Special to The Star
For the fourth year in a row, outstanding transfer students from Meridian Community College as well as three other area community colleges were recently recognized at a scholarship reception at MSU-Meridian.
Among the 64 students recognized was Enrique Lois Abada of Meridian. Abada and the rest of the recipients were awarded the Riley Next Step Scholarship and will receive over $396,400 in scholarship money, made possible through a grant from The Riley Foundation and other generous benefactors. Riley Scholars receive full tuition and fees for two years (or four semesters) at MSU-Meridian. Since its inception in fall 2010, 252 individuals have received the Riley Next Step Scholarship.
A native of the Philippines, Abada moved to Mississippi two years ago at the age of 18 when his parents got jobs at East Mississippi State Hospital. He has two sisters, one who lives in New York and a younger sister who currently attends MCC.
“It was an adjustment – moving to the States,” he said. “In some ways, like school, I had an easier time of it; but socially, it was really hard the first few months.”
In the Philippines, students graduate high school at age 16, so by the time Abada moved to Mississippi, he had already completed two years of college. Unfortunately the higher education system varies so much from country to country that he had to start over and enroll at Meridian Community College before he could transfer to a university.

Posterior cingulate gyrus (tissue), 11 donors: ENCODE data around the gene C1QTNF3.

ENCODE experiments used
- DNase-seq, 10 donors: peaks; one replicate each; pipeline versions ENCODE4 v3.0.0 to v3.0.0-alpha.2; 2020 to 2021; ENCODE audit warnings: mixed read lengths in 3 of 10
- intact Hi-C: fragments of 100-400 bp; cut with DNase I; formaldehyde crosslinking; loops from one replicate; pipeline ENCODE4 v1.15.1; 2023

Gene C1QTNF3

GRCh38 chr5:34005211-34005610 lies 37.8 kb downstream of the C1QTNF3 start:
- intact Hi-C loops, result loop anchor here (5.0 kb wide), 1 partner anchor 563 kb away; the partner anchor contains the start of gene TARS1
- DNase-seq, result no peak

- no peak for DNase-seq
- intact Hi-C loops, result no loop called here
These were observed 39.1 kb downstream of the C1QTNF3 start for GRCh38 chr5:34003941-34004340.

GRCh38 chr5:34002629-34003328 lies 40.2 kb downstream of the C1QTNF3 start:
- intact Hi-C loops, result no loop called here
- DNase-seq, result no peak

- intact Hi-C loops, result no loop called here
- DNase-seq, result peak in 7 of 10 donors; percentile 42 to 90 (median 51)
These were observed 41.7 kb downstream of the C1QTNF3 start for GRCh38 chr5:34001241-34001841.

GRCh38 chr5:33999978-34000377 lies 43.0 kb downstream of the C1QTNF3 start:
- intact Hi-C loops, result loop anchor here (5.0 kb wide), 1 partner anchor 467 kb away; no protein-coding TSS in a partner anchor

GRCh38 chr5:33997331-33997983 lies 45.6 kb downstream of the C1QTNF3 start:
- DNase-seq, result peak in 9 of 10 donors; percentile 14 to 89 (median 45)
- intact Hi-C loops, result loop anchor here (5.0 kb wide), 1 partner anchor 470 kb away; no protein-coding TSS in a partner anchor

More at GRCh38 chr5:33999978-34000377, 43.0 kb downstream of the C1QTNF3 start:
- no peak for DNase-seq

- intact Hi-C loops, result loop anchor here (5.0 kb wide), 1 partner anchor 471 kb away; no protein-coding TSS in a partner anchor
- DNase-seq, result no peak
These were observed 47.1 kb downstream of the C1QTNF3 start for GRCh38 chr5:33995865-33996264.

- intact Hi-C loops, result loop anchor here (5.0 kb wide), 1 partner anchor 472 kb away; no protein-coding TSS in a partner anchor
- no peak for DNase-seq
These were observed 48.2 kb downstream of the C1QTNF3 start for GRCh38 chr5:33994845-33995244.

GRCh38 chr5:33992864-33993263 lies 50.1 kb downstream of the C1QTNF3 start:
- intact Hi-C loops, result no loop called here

“A full-time student in the Philippines carries a load of about 22 or 23 credits, and school is set-up similar to high school – it starts at 8 a.m. and might not finish until 6 or 7 at night so I like the way college is set up in Mississippi – it was far easier to adjust,” Abada said.
"But as far as talking to people at MCC those first few months – well, I kept pretty much to myself. Not only was the English language different than my native tongue, but it was hard for me to tell by people’s tone and words whether they were joking or being sarcastic or serious, and I was worried I might accidently offend someone.”
In the Philippines, Abada was pursuing a degree in physical therapy. But he has chosen to major in psychology at MSU-Meridian.
“I’ve been interested in the field since my Introduction to psychology class my first year in college in the Philippines," he said. "I like to know what people think in different contexts and what people do and the reasons behind it.
“The classes I’m taking right now are all very interesting and I’m finding out so much about what’s happening in the world and the reasons behind it. Once I graduate, I’m thinking I might still pursue physical therapy, or possibly clinical psychology or counseling. I’m still figuring it all out, but I know I’d really like to eventually work in a nursing home or hospital,” he added.
Whatever his future plans entail, Abada said he is grateful to have received the Riley Next Step Scholarship to help fund his undergraduate degree.
“Since my sister is also in college right now, this scholarship is of great help financially,” he said. “Receiving it is inspiring me to strive harder in order to keep the scholarship and is helping me to push myself to be excelling academically.”
In addition to his studies, Abada has also found time to express himself artistically. His most recent endeavor was playing the role of Sundeep Padamadan and Carlos in "Legally Blonde – The Musical" at Meridian Little Theatre. He is also a member of MCC’s show group the Dimensions.